Effect of Moderate-Intensity Exercise Versus Activities of Daily Living on 24-hour Blood Glucose Homeostasis in Male patients with type 2 diabetes

J.W.M. van Dijk, M. Venema, W.V. Mechelen, C.D.A. Stehouwer, F. Hartgens, L.J.C. van Loon

Research output: Contribution to journalArticleAcademicpeer-review

Abstract

OBJECTIVE:

To investigate the impact of activities of daily living (ADL) versus moderate-intensity endurance-type exercise on 24-h glycemic control in patients with type 2 diabetes.

RESEARCH DESIGN AND METHODS:

Twenty males with type 2 diabetes participated in a randomized crossover study consisting of three experimental periods of 3 days each. Subjects were studied under sedentary control conditions, and under conditions in which prolonged sedentary time was reduced either by three 15-min bouts of ADL (postmeal strolling, ∼3 METs) or by a single 45-min bout of moderate-intensity endurance-type exercise (∼6 METs). Blood glucose concentrations were assessed by continuous glucose monitoring, and plasma insulin concentrations were determined in frequently sampled venous blood samples.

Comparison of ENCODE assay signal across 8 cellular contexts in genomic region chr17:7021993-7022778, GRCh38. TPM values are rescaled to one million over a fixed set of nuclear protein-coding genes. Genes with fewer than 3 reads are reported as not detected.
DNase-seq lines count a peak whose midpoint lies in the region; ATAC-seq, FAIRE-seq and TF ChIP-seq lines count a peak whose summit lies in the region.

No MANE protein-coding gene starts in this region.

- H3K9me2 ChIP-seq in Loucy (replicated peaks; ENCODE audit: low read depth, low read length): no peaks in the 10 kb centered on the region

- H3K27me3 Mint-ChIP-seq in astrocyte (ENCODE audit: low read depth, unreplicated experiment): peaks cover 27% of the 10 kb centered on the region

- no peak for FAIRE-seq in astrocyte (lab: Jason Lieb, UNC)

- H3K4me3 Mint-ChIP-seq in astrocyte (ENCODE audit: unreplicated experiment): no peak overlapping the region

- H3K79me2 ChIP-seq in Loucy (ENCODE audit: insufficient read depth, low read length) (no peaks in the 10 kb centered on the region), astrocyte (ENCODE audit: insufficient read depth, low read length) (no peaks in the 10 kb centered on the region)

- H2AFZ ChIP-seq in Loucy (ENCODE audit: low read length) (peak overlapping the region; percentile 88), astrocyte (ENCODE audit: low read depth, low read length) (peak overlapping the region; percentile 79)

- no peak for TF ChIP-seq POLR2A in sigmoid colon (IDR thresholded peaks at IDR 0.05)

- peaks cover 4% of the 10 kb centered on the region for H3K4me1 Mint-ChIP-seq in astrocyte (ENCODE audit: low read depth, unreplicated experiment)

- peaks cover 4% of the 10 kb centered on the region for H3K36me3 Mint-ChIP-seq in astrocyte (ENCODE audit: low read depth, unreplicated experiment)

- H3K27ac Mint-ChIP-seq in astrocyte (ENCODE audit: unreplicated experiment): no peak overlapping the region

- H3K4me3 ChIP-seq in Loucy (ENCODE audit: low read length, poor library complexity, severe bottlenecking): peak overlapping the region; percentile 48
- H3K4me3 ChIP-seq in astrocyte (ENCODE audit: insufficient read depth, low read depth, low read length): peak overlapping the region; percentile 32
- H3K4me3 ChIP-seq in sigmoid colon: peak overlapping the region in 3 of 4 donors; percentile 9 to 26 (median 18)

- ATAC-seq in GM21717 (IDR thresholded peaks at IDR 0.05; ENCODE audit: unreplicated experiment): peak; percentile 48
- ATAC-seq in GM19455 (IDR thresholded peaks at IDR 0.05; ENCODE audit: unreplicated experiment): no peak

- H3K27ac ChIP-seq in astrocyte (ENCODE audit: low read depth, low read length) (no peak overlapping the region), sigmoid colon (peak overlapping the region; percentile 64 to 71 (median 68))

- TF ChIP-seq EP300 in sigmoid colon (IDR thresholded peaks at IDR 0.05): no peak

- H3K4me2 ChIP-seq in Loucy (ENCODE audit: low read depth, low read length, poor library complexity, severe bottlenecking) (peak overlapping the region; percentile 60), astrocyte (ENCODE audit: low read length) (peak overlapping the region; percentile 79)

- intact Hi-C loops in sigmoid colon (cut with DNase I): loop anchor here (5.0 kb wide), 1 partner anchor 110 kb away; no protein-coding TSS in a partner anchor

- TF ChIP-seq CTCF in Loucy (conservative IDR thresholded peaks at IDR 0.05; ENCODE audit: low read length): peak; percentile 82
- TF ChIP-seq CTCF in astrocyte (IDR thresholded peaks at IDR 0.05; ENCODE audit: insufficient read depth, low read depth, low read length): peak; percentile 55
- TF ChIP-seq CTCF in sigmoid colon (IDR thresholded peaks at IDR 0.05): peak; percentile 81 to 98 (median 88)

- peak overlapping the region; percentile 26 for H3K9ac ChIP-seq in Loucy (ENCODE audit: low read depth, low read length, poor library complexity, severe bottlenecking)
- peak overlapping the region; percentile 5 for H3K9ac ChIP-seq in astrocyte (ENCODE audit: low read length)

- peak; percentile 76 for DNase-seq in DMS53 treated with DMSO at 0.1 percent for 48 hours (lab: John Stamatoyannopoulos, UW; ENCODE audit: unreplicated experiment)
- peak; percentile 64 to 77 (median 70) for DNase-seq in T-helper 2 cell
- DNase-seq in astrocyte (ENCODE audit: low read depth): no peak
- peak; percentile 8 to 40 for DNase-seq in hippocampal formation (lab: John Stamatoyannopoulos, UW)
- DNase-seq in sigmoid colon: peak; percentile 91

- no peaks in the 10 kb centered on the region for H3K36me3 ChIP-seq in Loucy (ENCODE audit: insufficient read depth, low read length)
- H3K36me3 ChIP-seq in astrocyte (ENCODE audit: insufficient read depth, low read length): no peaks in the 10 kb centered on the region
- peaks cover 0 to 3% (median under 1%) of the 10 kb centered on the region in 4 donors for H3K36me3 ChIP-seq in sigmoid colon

RESULTS:

Hyperglycemia (glucose >10 mmol/L) was experienced for 6 h 51 min ±1 h 4 min per day during the sedentary control condition and was significantly reduced by exercise (4 h 47 min ± 1 h 2 min; P < 0.001), but not by ADL (6 h 2 min ± 1 h 16 min; P = 0.67). The cumulative glucose incremental areas under the curve (AUCs) of breakfast, lunch, and dinner were, respectively, 35 ± 5% (P < 0.001) and 17 ± 6% (P < 0.05) lower during the exercise and ADL conditions compared with the sedentary condition. The insulin incremental AUCs were, respectively, 33 ± 4% (P < 0.001) and 17 ± 5% (P < 0.05) lower during the exercise and ADL conditions compared with the sedentary condition.

CONCLUSIONS:

When matched for total duration, moderate-intensity endurance-type exercise represents a more effective strategy to improve daily blood glucose homeostasis than repeated bouts of ADL. Nevertheless, the introduction of repeated bouts of ADL during prolonged sedentary behavior forms a valuable strategy to improve postprandial glucose handling in patients with type 2 diabetes.
Original languageEnglish
Pages (from-to)3448-3453
JournalDiabetes Care
Volume36
Issue number11
DOIs
Publication statusPublished - 1 Jan 2013

Cite this